By carefully naming your loggers, you can get precisely defined log events, suitable for all manners of clever filtering, searching, and analysis.

You can already see that with just two concepts, levels and hierarchical loggers, you can get a world of well-defined log events at your fingertips, allowing you to analyze and debug your system to your hearts content, in live applications or post-mortem.

Top Gun Logging with Markers

The next ingredient in our logging soup is the event marker, which adds another level (pardon the pun) of information (again, sorry) to a log event. A Log4j marker has a name, and yes, it too can be hierarchical, but let’s leave that bit for another article. So, what is a marker? The way I like to look at it, is that a marker qualifies the kind of event I am signaling, like a tag on a blog post. This is very handy when many parts of the system, using different loggers, log the same kind of event. For example, every time a user opens and closes a door, whether that be an appliance door, a garage door, a doggy door or a POD (a Plain Old Door). This would sure be handy for security monitoring.

How would you only log open and close door events using loggers and levels. You can assume that door events are logged at… what? Maybe some appliances log door events at the INFO level and others at the DEBUG level. What if doors from a third party library log this kind of event at TRACE, another twist!

Noodle on that one for a minute…

Well, tricky, isn’t it? If I have loggers like Kitchen.Refrigerator.Door and Kitchen.Refrigerator.Door, the common root is Kitchen, not Door, so setting Kitchen to INFO is not what I want because I will get INFO events from all kitchen loggers! And what about the appliance that logs door events at the DEBUG level? That approach is dead on arrival.

Well, what about the reverse domain name trick? For each logger I could create another logger with the name in reverse, one word at time, where Kitchen.Refrigerator.Door becomes Door.Refrigerator.Kitchen. Then I can say set the Door logger to INFO and get all Door events! That would work for a given level but it sure is nasty! Two loggers for each appliance? But it’s worse, I’d need more reversed names for my Filters, Lights, and so on. Worse of all, this does not account for appliances that logs door events at the DEBUG and TRACE level! Nope, can’t be done with this reverse hack.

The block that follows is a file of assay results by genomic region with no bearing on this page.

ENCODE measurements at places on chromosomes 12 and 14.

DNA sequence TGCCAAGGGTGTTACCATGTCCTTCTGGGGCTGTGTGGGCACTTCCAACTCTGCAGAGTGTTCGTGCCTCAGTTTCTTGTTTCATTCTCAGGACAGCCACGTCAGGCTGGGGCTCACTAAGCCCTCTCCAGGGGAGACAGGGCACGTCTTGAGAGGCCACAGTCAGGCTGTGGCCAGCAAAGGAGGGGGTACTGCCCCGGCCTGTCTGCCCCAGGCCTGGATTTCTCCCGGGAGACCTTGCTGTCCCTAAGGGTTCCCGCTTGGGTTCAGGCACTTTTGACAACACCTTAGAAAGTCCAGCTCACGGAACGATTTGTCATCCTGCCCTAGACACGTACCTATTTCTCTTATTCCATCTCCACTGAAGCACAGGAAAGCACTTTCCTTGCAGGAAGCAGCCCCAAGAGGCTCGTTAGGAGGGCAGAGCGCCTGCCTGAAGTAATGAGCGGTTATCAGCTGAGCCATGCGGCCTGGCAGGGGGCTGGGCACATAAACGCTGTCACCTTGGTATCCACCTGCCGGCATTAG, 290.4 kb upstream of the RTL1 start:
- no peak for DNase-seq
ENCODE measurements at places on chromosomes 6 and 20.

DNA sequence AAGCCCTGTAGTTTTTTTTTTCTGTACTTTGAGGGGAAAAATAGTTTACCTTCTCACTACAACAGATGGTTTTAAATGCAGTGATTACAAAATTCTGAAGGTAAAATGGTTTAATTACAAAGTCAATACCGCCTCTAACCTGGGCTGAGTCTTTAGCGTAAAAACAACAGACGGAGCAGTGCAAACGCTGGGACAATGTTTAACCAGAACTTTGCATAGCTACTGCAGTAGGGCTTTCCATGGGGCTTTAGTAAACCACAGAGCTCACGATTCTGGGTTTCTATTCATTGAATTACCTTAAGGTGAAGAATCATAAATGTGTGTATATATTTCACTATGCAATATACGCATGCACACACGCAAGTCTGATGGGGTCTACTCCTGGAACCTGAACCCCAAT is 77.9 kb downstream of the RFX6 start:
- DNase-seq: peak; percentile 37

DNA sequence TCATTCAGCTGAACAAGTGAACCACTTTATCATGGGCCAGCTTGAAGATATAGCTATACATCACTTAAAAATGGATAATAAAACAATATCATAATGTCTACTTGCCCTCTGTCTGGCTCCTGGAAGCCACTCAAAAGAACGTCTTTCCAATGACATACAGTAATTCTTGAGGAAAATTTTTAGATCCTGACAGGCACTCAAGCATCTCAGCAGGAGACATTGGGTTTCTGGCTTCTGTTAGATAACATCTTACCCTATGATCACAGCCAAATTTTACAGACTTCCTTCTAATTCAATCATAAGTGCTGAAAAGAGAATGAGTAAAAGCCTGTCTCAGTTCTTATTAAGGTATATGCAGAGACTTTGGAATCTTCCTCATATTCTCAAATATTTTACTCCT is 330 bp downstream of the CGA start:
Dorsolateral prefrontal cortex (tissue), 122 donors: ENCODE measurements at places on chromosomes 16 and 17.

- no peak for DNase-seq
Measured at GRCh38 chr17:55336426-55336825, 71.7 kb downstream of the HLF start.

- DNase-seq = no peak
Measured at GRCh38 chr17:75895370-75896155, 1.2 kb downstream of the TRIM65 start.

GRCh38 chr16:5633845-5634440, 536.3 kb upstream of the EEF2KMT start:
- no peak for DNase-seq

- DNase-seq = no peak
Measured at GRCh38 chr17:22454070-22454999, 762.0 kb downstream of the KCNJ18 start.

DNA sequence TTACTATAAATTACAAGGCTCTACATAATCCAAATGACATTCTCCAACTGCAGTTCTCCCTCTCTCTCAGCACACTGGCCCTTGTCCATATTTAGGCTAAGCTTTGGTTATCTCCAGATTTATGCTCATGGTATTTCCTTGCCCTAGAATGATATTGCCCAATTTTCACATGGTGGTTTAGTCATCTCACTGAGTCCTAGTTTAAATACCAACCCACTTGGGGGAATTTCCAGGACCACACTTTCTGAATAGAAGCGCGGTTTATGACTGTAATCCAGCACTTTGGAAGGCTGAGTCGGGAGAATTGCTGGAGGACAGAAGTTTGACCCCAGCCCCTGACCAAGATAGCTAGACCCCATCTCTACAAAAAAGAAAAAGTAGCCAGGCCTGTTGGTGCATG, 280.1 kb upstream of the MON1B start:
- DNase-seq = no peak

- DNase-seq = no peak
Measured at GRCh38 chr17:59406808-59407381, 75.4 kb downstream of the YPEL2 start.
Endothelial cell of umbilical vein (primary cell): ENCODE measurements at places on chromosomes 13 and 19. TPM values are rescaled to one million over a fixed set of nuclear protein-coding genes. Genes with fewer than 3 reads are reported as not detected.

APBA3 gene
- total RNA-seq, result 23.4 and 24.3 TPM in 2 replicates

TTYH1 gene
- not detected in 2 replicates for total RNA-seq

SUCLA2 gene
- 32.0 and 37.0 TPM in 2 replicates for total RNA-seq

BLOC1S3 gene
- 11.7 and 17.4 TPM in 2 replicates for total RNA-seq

That’s when Markers come to the rescue. The code in all your classes that contains a door changes from:

logger.info(&quot;Door opened&quot;);
logger.info(&quot;Door closed&quot;);


logger.info(DOOR, &quot;Door opened&quot;);
logger.info(DOOR, &quot;Door closed&quot;);

Where DOOR is a constant that defines a marker, in Log4j, you do it like this:

public static final Marker DOOR = MarkerManager.getMarker(“DOOR”);

No new loggers needed, just an additional parameter to your log call, regardless of the level API used.

Now, I can configure Log4j to log only events that contain the marker DOOR (if that level is enabled). Truly awesome. In order to do this, we must use filters:

&lt;?xml version=&quot;1.0&quot; encoding=&quot;UTF-8&quot;?&gt;
&lt;Configuration status=&quot;WARN&quot; monitorInterval=&quot;5&quot;&gt;
    &lt;Console name=&quot;Console&quot; target=&quot;SYSTEM_OUT&quot; /&gt;
    &lt;Root level=&quot;WARN&quot;&gt;
      &lt;AppenderRef ref=&quot;Console&quot; /&gt;
    &lt;Logger name=&quot;com.example.oven&quot; level=&quot;DEBUG&quot; /&gt;
    &lt;Logger name=&quot;com.example.garage&quot; level=&quot;INFO&quot; /&gt;
    &lt;MarkerFilter marker=&quot;DOOR&quot; onMatch=&quot;ACCEPT&quot; onMismatch=&quot;DENY&quot; /&gt;

Here, start by setting the root logger to WARN, then we set the oven to log at DEBUG because the oven logs door events at the DEBUG level, and the garage to log at INFO because the garage logs door events at the INFO level. Next, we define filters, and here we only have one: a marker filter set to only accept DOOR markers and reject all others.

If instead, we wanted to hide DOOR events, we’d say:

&lt;MarkerFilter marker=&quot;DV.BUFFER&quot; onMatch=&quot;DENY&quot; onMismatch=&quot;NEUTRAL&quot; /&gt;

I’ve used markers for:

  • Different kinds of hex dumps:
    • Compressed buffers
    • Decompressed buffers
    • IO buffers
  • Different kinds of SQL statements:
    • Queries
    • Batches
    • Prepared statements
  • Flow tracing (built-in Log4j)
  • and more

That, my friends, is what I call Top Gun logging!


Levels tell you how important an event is. Loggers define who does the logging. Markers refine what it is you are logging. Filters let you control what ends up in your logs. If you combine these concepts with care, your applications will create logs that will help you debug, analyze, monitor and audit your applications with ease and grace.

Happy coding,
Gary Gregory

[1] DEFCON: https://en.wikipedia.org/wiki/DEFCON